But Crow oral tradition also has historical stories, and these must be told in the first person: I went to the canyon, and I saw this happen. The teller represents the original witness to the event.
"These are told in the first person because changing them to third person alters the story and may affect its truth," McCleary said. "Changing the grammar changes the perspective, and that may change the facts."
McCleary spent several years as the staff historian at Little Bighorn Battlefield, site of Lt. Col. George Armstrong Custer's defeat. The story, or history, of that place is as braided as the reach of the Little Bighorn River that runs past the college, in the bottom land where Sitting Bull's huge gathering was camped on June 25, 1876.
"In white culture, there are different versions," McLeary said. "There's what's known as the 'Custer Myths' that are treated as fact by the way historians wrote about it."
McCleary's ranch house sits a dozen miles west of the Little Bighorn River. The land between tumbles and twists among small hills and coulees, opening suddenly into the Bighorn River bottoms. The two rivers run parallel but oblivious to each other, like written and oral history.
From verbal to written
In mainstream culture, written history drives the paved road, while oral tradition wanders in the cottonwoods.
McCleary acknowledged that turning one into the other is problematic. How do we know that, somewhere between a great-great-grandfather and a grandson, an important detail didn't get mangled or exaggerated?
When McCleary was doing research on Crow astronomy in 1997, he interviewed many elders about the stories attached to major constellations. There was Iipchaiapaachuoo, the Pipe-pointer Stars, that whites call the Big Dipper, and Ihkawaieische, the Hand Stars (Orion).
Most of the stories followed similar narratives, except for two elders who told him versions that differed greatly from the other sources.
"In mainstream scientific practice, you throw out the outliers," McCleary said. "I figured those two guys misheard it somewhere along the way."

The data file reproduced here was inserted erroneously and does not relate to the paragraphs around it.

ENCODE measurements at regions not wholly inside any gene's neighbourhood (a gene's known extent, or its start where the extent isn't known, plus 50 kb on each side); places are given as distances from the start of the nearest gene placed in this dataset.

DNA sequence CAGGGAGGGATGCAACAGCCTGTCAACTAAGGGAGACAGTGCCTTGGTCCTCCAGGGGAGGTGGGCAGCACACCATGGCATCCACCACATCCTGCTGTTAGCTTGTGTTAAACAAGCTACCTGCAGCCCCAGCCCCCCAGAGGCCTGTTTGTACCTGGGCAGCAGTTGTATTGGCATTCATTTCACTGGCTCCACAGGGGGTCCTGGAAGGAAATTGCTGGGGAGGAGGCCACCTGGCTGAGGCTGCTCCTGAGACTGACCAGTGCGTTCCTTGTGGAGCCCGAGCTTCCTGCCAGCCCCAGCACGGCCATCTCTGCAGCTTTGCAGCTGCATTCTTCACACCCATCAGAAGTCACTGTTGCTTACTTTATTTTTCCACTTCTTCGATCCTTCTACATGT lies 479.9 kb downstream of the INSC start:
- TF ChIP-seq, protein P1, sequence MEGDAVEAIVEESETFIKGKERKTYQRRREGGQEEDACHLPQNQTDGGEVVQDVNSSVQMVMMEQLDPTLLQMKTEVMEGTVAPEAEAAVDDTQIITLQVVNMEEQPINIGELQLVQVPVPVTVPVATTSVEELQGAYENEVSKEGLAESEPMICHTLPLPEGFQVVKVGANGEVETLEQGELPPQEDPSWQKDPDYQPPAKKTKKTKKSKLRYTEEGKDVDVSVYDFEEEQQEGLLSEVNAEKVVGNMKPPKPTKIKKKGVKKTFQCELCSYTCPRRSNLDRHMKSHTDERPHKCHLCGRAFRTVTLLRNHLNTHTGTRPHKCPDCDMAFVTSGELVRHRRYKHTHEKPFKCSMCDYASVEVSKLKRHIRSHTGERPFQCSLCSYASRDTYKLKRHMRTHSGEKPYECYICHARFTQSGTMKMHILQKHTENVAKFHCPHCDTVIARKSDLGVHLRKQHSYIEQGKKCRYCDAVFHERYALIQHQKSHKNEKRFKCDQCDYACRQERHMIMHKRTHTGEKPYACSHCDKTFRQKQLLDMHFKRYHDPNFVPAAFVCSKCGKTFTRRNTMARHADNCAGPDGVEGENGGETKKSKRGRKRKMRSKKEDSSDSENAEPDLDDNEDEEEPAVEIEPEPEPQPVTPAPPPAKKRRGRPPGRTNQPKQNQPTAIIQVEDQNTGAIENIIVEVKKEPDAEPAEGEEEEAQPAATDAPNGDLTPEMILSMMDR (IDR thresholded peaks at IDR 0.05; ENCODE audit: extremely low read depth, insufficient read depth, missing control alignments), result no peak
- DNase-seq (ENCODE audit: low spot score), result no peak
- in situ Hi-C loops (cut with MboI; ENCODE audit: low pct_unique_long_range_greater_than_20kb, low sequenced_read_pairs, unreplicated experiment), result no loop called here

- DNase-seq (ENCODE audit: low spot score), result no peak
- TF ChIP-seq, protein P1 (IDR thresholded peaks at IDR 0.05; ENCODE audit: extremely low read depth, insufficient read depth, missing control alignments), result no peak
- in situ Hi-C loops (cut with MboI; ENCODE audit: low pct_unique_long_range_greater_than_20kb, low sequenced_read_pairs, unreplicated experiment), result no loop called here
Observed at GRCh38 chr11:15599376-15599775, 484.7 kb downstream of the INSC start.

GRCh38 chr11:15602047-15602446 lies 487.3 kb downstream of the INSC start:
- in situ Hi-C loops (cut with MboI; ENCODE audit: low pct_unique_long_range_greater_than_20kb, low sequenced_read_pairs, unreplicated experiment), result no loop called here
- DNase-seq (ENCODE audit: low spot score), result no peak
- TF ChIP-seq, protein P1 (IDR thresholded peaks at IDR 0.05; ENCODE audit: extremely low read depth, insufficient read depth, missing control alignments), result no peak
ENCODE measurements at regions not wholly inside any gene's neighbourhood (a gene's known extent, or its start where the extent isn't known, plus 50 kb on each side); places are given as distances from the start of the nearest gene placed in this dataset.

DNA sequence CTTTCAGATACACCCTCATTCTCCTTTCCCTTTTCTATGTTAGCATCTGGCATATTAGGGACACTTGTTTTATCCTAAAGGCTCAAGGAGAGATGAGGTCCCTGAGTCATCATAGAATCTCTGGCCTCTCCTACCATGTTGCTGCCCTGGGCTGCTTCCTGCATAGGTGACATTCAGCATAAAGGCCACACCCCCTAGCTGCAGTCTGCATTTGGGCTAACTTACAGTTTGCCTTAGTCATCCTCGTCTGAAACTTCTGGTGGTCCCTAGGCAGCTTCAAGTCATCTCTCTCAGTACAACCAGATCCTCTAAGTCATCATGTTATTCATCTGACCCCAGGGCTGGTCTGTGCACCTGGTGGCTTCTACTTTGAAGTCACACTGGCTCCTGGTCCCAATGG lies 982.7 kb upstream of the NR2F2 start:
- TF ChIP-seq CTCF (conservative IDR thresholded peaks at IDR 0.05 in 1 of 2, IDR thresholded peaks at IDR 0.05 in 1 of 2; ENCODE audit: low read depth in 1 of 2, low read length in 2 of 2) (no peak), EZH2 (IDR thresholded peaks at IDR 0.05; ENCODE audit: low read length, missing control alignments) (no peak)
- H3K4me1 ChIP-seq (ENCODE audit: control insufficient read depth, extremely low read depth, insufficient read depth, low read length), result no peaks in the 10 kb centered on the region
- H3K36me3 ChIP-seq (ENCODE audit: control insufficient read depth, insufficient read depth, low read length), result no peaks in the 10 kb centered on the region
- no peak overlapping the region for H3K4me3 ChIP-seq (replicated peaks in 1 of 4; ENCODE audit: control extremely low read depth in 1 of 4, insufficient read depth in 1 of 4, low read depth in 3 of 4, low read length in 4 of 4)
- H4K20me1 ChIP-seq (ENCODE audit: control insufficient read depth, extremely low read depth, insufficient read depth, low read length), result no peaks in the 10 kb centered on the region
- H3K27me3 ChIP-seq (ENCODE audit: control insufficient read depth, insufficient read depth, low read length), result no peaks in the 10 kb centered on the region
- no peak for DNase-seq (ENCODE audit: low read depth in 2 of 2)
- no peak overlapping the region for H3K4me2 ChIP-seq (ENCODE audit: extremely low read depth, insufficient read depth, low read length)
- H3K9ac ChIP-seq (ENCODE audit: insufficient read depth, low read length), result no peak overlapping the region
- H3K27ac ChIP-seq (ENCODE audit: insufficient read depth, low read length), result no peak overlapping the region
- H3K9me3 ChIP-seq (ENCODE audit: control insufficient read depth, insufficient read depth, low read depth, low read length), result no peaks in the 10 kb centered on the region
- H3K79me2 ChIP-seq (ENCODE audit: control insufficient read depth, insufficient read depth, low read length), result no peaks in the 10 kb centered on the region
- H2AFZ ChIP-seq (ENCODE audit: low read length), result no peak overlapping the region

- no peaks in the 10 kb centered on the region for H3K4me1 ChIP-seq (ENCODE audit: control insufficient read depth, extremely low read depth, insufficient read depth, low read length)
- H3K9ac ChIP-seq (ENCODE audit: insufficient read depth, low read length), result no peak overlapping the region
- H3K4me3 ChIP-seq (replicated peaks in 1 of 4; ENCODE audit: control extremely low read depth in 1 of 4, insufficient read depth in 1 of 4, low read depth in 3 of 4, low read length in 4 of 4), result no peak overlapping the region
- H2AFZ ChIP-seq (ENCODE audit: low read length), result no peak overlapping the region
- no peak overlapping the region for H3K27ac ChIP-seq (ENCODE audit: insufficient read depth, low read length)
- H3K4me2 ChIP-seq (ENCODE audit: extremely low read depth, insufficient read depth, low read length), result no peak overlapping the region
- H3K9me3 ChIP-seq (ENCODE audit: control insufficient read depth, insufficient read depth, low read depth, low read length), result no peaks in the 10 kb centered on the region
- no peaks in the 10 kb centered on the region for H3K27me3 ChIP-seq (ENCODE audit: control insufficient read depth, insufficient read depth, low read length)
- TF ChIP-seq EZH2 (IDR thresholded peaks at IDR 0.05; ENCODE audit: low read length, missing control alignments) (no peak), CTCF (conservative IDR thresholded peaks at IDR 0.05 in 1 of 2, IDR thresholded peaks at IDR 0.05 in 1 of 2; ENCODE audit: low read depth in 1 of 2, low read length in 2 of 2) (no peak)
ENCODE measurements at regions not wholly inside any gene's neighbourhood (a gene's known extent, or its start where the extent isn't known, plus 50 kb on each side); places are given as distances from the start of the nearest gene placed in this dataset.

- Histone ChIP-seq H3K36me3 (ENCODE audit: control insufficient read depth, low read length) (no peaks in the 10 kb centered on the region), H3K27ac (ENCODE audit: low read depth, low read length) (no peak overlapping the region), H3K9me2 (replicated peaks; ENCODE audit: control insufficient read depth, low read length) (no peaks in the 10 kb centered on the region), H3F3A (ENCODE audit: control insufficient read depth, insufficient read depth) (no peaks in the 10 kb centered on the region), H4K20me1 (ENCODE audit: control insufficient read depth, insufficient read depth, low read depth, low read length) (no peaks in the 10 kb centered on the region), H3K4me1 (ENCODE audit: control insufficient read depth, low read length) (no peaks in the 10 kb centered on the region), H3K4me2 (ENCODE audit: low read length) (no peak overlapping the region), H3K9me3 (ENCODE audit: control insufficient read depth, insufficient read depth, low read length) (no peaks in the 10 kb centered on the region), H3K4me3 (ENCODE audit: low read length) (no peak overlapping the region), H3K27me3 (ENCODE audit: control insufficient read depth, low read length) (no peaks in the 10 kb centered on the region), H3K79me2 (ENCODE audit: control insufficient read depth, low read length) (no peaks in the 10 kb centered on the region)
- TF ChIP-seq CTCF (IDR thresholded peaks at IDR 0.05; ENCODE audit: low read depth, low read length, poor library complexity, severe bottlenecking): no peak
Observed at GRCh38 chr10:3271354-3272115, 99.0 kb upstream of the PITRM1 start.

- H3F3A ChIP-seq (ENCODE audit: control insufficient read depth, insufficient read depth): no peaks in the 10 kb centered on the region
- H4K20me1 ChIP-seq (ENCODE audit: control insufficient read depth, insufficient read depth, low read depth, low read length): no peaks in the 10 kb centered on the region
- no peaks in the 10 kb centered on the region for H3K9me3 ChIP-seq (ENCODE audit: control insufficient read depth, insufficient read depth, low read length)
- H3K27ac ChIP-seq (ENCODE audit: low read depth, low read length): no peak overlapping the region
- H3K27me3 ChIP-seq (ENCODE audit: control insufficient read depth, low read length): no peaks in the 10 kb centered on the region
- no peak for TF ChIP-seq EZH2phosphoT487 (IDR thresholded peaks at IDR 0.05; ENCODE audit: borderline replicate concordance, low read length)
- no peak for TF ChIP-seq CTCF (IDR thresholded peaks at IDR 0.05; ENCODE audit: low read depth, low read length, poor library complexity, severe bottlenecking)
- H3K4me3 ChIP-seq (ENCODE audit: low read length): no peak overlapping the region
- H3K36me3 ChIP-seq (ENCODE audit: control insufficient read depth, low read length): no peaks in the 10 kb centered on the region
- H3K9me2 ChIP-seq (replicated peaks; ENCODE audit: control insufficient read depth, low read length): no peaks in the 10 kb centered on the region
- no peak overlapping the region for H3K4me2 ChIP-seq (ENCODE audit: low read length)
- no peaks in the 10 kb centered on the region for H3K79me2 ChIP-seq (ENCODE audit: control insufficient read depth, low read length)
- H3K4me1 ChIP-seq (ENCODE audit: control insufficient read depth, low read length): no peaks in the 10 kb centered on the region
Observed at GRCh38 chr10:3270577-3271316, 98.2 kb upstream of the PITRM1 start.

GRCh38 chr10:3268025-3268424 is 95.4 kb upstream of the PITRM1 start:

But then McCleary found a collection of 1920s field notes that included constellation narratives. And those notes repeated his outlier stories almost word for word.
Do these variations and styles of storytelling really matter?
Two Leggins' task for the past two years has been to compile Crow history into books for Montana's public school children to study. But much of his work has focused on the time of Big Metal and before, going back 5,000 years to the Pre-Siouan language origins of Crow culture.
"I've been to that site," he said of Big Metal's burial scaffold.
"There's about 2,000 tepee rings there. You can tell a Crow tepee because they use four base poles and an oblong shape, not round like other tribes. We know horses came to the Crow in the 1700s, and we know the story of Big Metal took place just before we got horses.
"And now we have proof right at the time of this story, when we got horses, we also went from stones to stakes. There was a group of college students carbon-dating the tepee rings. The campfires there are 300 years old.
"We're able to connect that story to where it's true that animals do talk. They call it myth or legend, but they're actually true stories or events - that's how I see things."
Lay of the land
Two Leggins brought me to the entrance of Little Bighorn College.
It's a plaza surmounted by four poles, symbolizing an oblong Crow tepee. In the center of the concrete floor is a brown stone carved in the shape of the Crow Reservation. It's about the size of a welcome mat in a home's doorway.
The rest of the 30-by-40-foot plaza has several other groupings of triangles in the concrete. They represent the Three Forks of the Missouri in the northwest, Wyoming's Wind River Range in the southwest, the confluence of the Yellowstone and Missouri rivers in the northeast and South Dakota's Black Hills in the southeast.
That encompasses 38 million acres, including two-thirds of Yellowstone National Park, Mount Rushmore, S.D., the cities of Billings and Bozeman and Cody and Rapid City, S.D.
The Crow claim this as ancestral territory. But it isn't just a matter of oral tradition. They got it written down by the U.S. government in the Treaty of 1851.
Surely the federal law of the land is as reliable as a talking animal?
Coming Saturday: How we share stories says a lot about who we are. A Crow historian and a newspaper reporter ponder the credibility of talking animals.